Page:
The d.school’s Legal Design Lab is partnering with the Stanford Law School’s Regulation, Evaluation and Governance Lab (RegLab) to pilot a new text message reminder program in the San Mateo County traffic court.
The initiative, known as Wise Messenger, allows any court or legal services group to send automated messages to their clients. The tool was founded this month and represents a new and improved approach to a hot topic in social research: testing whether communications technologies can reduce the large number of Americans who miss court dates and suffer fines and ‘failure to appear’ charges.
“Our broad research question is, ‘Are text message reminders effective in getting people to appear for important legal dates?’” said Margaret Hagan, director of the Legal Design Lab and d.school lecturer. “These are cases where if you don’t show up, you are going to be facing penalties, especially in criminal court.”
The widespread problem of people missing court dates not only affects individuals, but also causes a ripple effect in the courts by expanding dockets and increasing workloads for court employees and law enforcement.
The project — conceived several years ago through a collaboration between different stakeholders in the court process including advocates and judges — began with the idea that traditional methods of communication such as letters and phone calls are ineffective for communicating dates and legal consequences to those most likely to miss court. However, the driving idea behind Wise Messenger is that almost everyone uses text messaging.
“It shouldn’t be that hard [or] that expensive to [give] people a reminder, a push, before an important key date,” Hagan said. Push notifications can include details on date, location, what to expect and how to prepare.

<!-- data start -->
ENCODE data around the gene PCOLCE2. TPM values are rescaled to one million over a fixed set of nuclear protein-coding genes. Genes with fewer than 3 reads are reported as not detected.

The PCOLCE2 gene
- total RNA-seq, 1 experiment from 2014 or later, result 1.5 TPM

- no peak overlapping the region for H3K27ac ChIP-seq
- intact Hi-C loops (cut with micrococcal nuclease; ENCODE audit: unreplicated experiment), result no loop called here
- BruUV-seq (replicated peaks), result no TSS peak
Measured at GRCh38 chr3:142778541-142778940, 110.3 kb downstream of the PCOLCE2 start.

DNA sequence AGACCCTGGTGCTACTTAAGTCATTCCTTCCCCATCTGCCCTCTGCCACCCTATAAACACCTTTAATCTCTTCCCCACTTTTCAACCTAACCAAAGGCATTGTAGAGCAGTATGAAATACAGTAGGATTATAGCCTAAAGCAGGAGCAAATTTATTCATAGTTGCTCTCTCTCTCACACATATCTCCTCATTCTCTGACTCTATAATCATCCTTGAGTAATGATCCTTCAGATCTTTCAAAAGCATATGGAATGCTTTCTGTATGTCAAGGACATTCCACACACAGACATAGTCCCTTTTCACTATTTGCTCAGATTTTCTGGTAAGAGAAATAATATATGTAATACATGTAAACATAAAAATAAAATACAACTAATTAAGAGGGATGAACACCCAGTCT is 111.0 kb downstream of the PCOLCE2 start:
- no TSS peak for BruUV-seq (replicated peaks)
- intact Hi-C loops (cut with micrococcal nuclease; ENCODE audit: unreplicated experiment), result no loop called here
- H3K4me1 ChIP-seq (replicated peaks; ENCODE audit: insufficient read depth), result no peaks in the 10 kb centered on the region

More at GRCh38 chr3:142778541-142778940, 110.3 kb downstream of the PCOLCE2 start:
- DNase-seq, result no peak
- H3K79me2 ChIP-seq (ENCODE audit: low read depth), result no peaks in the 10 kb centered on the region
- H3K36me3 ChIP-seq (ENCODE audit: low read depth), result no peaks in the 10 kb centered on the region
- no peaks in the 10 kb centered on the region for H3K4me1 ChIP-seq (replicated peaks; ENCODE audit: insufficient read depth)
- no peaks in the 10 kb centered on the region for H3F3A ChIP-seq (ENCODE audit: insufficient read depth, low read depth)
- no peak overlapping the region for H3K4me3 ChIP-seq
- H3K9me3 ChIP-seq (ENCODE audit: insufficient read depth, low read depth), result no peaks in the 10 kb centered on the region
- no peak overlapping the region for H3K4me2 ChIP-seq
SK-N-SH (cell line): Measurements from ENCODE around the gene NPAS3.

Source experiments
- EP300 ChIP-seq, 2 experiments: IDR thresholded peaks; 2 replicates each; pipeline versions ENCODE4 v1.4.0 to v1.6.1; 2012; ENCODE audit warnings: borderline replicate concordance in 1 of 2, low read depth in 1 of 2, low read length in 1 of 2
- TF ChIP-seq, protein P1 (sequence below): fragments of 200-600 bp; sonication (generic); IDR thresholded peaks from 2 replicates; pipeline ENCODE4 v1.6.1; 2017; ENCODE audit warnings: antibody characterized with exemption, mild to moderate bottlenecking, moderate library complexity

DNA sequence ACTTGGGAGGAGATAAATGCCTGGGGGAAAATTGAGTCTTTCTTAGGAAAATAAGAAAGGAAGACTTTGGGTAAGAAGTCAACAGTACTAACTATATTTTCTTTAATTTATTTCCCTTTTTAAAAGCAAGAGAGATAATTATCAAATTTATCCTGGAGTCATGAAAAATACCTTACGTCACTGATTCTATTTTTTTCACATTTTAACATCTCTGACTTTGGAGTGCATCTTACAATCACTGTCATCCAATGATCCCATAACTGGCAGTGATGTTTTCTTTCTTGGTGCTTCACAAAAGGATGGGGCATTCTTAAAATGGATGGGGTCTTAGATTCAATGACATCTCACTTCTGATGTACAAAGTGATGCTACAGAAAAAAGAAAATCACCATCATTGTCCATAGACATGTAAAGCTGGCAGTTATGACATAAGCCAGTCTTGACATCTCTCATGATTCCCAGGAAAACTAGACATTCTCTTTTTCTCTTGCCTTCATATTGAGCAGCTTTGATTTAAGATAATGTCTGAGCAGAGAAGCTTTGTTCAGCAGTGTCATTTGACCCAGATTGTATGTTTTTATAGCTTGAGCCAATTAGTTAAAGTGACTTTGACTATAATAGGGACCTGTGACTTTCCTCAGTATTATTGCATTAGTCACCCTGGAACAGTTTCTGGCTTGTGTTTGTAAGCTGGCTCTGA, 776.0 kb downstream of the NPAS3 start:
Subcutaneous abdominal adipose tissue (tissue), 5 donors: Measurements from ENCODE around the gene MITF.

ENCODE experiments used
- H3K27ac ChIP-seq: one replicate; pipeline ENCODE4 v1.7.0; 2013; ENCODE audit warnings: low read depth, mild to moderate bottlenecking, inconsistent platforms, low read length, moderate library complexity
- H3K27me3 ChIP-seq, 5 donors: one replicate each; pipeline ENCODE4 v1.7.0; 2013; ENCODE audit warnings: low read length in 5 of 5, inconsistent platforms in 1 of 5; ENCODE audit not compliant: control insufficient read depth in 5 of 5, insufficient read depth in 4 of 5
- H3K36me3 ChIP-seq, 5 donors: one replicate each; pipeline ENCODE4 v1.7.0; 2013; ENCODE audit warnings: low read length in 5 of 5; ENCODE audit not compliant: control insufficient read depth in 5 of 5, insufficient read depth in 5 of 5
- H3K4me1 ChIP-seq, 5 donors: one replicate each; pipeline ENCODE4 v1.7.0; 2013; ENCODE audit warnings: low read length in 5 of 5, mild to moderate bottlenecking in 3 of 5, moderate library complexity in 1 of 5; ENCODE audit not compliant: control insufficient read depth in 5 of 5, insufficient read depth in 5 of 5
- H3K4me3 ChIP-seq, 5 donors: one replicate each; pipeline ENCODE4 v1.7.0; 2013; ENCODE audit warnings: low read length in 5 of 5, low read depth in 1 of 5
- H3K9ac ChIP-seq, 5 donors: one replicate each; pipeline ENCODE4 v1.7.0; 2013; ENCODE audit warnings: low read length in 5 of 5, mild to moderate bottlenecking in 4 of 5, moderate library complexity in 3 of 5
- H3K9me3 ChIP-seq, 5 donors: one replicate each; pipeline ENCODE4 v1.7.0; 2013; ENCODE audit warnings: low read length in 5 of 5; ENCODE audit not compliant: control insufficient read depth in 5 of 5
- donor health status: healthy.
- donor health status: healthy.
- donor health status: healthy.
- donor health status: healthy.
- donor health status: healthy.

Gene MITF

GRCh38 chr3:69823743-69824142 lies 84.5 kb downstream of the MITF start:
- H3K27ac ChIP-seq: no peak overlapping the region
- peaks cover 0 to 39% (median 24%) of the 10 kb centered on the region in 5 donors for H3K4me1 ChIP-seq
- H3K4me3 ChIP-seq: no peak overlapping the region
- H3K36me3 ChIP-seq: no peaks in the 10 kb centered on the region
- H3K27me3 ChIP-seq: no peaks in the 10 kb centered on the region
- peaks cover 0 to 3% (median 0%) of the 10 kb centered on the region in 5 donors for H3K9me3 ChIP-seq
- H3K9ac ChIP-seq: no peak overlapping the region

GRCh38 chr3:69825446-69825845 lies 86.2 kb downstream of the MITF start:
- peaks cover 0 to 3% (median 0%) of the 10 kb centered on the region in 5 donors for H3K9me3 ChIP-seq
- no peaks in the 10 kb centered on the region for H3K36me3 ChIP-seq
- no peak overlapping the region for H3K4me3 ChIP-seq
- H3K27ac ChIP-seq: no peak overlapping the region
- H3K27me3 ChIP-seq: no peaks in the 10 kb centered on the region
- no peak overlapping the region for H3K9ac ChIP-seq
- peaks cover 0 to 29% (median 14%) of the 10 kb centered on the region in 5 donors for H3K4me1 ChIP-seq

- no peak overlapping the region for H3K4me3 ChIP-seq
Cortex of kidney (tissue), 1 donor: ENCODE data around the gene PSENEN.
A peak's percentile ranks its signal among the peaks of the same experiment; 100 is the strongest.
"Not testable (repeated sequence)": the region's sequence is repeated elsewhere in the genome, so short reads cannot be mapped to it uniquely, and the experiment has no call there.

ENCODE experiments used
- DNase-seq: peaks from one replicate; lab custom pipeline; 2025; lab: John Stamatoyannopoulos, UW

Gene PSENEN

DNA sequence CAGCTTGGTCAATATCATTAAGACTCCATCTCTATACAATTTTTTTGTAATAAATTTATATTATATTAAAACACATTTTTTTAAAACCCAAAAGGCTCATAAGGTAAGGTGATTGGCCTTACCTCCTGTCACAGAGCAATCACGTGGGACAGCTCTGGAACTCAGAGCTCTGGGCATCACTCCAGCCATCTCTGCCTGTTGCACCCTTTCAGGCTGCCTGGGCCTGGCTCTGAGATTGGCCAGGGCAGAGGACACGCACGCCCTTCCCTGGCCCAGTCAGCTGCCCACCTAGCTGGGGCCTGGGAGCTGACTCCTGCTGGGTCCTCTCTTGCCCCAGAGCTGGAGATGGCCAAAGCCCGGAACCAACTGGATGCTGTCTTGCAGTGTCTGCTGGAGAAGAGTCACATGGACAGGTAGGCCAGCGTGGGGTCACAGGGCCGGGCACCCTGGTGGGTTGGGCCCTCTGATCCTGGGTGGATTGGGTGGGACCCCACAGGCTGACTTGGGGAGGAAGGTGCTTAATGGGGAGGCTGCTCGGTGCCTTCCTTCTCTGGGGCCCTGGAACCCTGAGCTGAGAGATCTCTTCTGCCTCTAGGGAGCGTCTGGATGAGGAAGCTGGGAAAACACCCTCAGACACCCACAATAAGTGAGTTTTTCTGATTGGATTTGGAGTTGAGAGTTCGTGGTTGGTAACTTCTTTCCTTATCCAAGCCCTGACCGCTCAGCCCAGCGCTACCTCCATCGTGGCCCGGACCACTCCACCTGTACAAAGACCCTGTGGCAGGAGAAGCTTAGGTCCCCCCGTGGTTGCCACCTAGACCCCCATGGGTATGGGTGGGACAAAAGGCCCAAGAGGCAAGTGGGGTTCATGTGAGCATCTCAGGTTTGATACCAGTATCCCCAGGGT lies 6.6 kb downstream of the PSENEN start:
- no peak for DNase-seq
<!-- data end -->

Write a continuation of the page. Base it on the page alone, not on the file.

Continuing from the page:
Wise Messenger also aims to improve people’s sense of procedural justice, the notion that reforming a technical or bureaucratic process can create fairer legal outcomes.
The Legal Design Lab has already conducted preliminary studies, testing Wise Messenger in a program with divorce courts in Orange County and a partnership with the Maryland public defender’s office. These studies have indicated that the technology holds promise. But those trials, the researchers said, lacked a certain scientific rigor because the process was not randomized and lacked proper control groups.
Unlike these past trials, the San Mateo version of the text messaging program will be completely automated. Users may opt in to or out of sharing their contact information. Of those who have opted in, some, but not all, will be randomly selected for anonymous automated messages from Stanford.
“We’ve been iterating and improving this project over several years, and we have found that the ideal technical design was one that [was the most automated],” said Jessica Saunders, research director at the RegLab.
Saunders added that scientific rigor is crucial to accurately observe the impact of the application alone.
Metin Eskili, software developer at the Legal Design Lab and Wise Messenger’s chief technologist, explained that he used Twilio, a cloud communications platform, to maximize the security, automation and ease of use of the application for courts and traffic court defendants.
“We used Twilio because it has some great features [allowing the program to run with virtually no human input],” he said.
The team is already looking beyond the San Mateo traffic court to other courts interested in exploring the technology.
“I like to think that with every court it gets a little easier,” Saunders said.
Contact Cooper Veit at cveit ‘at’ stanford.edu.